In the staging of Henry V currently being presented by the Acting Company and the Guthrie Theater, “the language of Shakespeare comes alive for a new generation!” We know this because we are informed so at the play’s outset by the same stentorian voice that commands us to disable our cell phones. In apparent deference to the fact that we of the new generation (at least, those of us who are likely to be found at the Guthrie) can’t get enough Canadian indie rock, at the production’s conclusion the cast take their bows to the strains of the Arcade Fire. Fortunately, sandwiched between those wince-worthy moments is a great show.
|henry v, a play written by william shakespeare and directed by davis mccallum. presented through february 1 at the guthrie theater, 818 s. 2nd st., minneapolis. for tickets ($18-$34) and information, see guthrietheater.org.|
Director Davis McCallum wisely resists what must have been a great temptation to unnecessarily underline the 21st-century resonance of Shakespeare’s story about a callow king who invades a foreign land out of personal spite yet is certain that God supports his cause. We can’t help but imagine a mission accomplished banner flapping from the ramparts as—spoiler alert!—Henry smugly confronts the defeated French monarch. Matthew Amendt plays Henry, in one of the most compelling performances I’ve seen on any local stage. Amendt’s Henry is a man wholly convinced of his divine right to rule even as he discovers that, as my friend’s father once put it, “growing up’s a bitch.” We completely understand Henry’s authority, even as we question his wisdom.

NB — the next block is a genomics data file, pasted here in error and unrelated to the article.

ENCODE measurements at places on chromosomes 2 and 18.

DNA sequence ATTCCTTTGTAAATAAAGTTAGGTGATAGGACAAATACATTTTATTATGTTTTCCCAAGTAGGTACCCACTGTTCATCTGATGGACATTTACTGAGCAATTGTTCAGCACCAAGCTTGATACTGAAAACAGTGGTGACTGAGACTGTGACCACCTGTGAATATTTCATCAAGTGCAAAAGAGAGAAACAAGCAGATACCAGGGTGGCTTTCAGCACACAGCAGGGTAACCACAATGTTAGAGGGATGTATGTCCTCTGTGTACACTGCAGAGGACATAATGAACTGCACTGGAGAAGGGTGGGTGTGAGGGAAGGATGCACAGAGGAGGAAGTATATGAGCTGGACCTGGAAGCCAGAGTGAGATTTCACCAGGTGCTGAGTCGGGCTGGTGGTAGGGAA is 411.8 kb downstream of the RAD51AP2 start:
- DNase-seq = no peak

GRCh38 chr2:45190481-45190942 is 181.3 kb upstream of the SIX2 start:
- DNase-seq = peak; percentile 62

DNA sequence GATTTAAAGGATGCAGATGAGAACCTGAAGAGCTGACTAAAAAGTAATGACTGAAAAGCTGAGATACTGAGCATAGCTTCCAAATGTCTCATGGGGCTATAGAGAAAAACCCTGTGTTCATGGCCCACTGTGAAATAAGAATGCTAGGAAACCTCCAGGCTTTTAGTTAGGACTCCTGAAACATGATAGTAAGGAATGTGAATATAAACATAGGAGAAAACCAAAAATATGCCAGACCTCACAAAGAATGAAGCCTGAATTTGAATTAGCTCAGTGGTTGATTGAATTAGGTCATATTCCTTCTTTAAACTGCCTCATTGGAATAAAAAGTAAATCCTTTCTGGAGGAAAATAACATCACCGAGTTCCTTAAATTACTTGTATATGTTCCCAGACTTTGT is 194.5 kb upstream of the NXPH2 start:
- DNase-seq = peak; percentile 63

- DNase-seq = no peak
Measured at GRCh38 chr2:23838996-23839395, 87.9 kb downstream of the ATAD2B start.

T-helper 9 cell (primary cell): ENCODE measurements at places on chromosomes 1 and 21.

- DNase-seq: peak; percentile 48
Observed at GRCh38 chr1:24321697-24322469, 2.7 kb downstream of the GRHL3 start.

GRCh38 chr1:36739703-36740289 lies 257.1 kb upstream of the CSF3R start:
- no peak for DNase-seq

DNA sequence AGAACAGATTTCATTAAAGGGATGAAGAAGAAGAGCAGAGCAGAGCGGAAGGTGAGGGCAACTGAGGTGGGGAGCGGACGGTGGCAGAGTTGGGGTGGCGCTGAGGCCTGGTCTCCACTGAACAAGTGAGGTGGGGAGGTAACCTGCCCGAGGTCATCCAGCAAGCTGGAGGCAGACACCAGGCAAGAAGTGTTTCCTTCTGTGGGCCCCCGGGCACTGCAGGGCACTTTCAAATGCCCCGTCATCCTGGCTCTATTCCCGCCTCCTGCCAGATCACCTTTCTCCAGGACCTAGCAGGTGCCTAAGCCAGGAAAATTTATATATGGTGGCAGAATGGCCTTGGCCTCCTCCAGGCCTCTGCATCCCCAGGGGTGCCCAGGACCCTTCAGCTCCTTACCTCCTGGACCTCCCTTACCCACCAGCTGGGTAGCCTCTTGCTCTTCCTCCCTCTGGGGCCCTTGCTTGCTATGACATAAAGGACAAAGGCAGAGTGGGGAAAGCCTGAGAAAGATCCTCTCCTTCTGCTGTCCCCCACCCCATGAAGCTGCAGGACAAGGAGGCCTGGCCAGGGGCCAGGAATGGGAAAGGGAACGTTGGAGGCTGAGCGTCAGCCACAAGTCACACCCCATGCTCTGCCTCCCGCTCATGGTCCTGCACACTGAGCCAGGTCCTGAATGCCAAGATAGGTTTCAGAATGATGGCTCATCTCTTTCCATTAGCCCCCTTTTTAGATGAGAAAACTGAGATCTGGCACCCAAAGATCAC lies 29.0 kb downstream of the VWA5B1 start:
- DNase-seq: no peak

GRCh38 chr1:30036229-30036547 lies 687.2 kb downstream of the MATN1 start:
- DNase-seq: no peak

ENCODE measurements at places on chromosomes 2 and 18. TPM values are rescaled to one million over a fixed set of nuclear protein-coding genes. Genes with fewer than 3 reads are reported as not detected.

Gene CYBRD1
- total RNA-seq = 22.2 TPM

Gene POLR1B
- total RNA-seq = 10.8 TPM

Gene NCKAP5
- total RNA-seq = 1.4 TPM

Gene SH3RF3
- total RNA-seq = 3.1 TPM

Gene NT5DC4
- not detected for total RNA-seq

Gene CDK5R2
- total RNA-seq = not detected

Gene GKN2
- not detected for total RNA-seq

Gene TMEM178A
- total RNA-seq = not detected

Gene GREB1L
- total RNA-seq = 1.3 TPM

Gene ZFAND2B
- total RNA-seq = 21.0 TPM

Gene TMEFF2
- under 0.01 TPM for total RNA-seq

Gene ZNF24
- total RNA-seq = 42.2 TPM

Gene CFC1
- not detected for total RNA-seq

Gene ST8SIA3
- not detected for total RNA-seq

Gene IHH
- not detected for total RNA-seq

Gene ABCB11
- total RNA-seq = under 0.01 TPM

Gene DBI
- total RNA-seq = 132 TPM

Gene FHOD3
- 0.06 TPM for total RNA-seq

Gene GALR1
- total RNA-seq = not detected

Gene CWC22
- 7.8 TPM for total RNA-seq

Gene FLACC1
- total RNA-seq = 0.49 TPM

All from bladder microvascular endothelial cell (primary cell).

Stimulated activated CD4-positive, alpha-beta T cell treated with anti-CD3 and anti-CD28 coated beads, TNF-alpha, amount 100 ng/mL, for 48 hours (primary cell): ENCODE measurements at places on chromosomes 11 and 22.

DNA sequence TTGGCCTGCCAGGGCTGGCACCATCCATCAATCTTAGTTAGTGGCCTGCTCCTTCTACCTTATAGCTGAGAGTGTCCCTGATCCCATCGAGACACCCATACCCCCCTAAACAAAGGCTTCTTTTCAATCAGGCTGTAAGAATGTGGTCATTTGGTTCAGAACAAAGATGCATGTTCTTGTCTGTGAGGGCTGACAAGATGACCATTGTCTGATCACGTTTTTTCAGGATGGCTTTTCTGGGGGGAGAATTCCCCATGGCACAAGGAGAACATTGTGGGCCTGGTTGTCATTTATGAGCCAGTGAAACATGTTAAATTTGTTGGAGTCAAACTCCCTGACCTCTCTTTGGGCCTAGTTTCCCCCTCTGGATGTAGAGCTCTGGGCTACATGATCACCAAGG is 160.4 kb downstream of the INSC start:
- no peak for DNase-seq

The production indeed fulfills its promise to its funder, the National Endowment for the Arts, to make Shakespeare accessible—the actors wield the Bard’s language with such comfort and enthusiasm that we forget that we’re supposed to be having difficulty following it. The troupe do justice both to the play’s broad comedy and to its high tragedy; they seem to understand, as Shakespeare did, that the two elements should intermingle on stage as surely—and cruelly—as they do in life. Only towards the play’s conclusion does the production become too accessible; the courtship scene between Henry and his cousin Katherine (Kelley Curran) plays like the conclusion to a romantic comedy. Amendt’s hammy wooing is very funny, but overall the tableau seems like a bonbon tossed to the war-weary audience rather than a crucial scene demonstrating Henry’s persistent need to seek justification for doing what he was going to do anyway.
Neil Patel’s set, its main element a tall semi-circular wall with unexpected doors, is a marvel of utility. In the small Dowling Studio, the production achieves remarkable effects of stagecraft while never seeming to try too hard—director McCallum understands that the mere toppling of a table, when you’re that close to it, can cause hearts to jump. In the past I’ve urged readers to support small, adventurous companies rather than shelling out to attend the Guthrie just because it’s there; for this riveting show, however, the $18-$34 tickets are a genuine bargain. Don’t miss it.
Jay Gabler (firstname.lastname@example.org) is the Daily Planet’s arts editor.